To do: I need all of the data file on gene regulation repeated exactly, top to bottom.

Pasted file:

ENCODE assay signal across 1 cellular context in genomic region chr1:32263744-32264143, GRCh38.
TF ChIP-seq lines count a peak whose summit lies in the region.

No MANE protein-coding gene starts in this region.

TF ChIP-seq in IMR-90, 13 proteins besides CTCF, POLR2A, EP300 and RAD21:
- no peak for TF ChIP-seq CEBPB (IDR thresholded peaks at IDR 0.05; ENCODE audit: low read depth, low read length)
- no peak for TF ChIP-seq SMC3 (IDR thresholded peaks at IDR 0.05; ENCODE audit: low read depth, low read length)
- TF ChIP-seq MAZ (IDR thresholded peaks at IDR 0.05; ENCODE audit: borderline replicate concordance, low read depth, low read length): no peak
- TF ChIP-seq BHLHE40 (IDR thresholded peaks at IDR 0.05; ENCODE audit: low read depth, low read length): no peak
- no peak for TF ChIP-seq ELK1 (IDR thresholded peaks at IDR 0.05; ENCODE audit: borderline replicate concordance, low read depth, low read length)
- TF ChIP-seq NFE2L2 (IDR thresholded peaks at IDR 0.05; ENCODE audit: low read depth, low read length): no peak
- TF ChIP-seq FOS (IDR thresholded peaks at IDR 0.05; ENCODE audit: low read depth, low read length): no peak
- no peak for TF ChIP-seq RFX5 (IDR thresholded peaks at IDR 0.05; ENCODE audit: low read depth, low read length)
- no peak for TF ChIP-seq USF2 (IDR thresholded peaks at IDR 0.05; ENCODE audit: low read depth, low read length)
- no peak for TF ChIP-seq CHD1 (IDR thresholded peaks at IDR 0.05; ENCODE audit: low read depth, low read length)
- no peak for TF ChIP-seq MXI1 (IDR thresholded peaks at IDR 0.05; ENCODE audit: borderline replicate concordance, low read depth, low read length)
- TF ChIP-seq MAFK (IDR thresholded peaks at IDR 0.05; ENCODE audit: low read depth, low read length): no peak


ENCODE assay signal across 1 cellular context in genomic region chr1:32263744-32264143, GRCh38.
TF ChIP-seq lines count a peak whose summit lies in the region.

No MANE protein-coding gene starts in this region.

TF ChIP-seq in IMR-90, 13 proteins besides CTCF, POLR2A, EP300 and RAD21:
- no peak for TF ChIP-seq CEBPB (IDR thresholded peaks at IDR 0.05; ENCODE audit: low read depth, low read length)
- no peak for TF ChIP-seq SMC3 (IDR thresholded peaks at IDR 0.05; ENCODE audit: low read depth, low read length)
- TF ChIP-seq MAZ (IDR thresholded peaks at IDR 0.05; ENCODE audit: borderline replicate concordance, low read depth, low read length): no peak
- TF ChIP-seq BHLHE40 (IDR thresholded peaks at IDR 0.05; ENCODE audit: low read depth, low read length): no peak
- no peak for TF ChIP-seq ELK1 (IDR thresholded peaks at IDR 0.05; ENCODE audit: borderline replicate concordance, low read depth, low read length)
- TF ChIP-seq NFE2L2 (IDR thresholded peaks at IDR 0.05; ENCODE audit: low read depth, low read length): no peak
- TF ChIP-seq FOS (IDR thresholded peaks at IDR 0.05; ENCODE audit: low read depth, low read length): no peak
- no peak for TF ChIP-seq RFX5 (IDR thresholded peaks at IDR 0.05; ENCODE audit: low read depth, low read length)
- no peak for TF ChIP-seq USF2 (IDR thresholded peaks at IDR 0.05; ENCODE audit: low read depth, low read length)
- no peak for TF ChIP-seq CHD1 (IDR thresholded peaks at IDR 0.05; ENCODE audit: low read depth, low read length)
- no peak for TF ChIP-seq MXI1 (IDR thresholded peaks at IDR 0.05; ENCODE audit: borderline replicate concordance, low read depth, low read length)
- TF ChIP-seq MAFK (IDR thresholded peaks at IDR 0.05; ENCODE audit: low read depth, low read length): no peak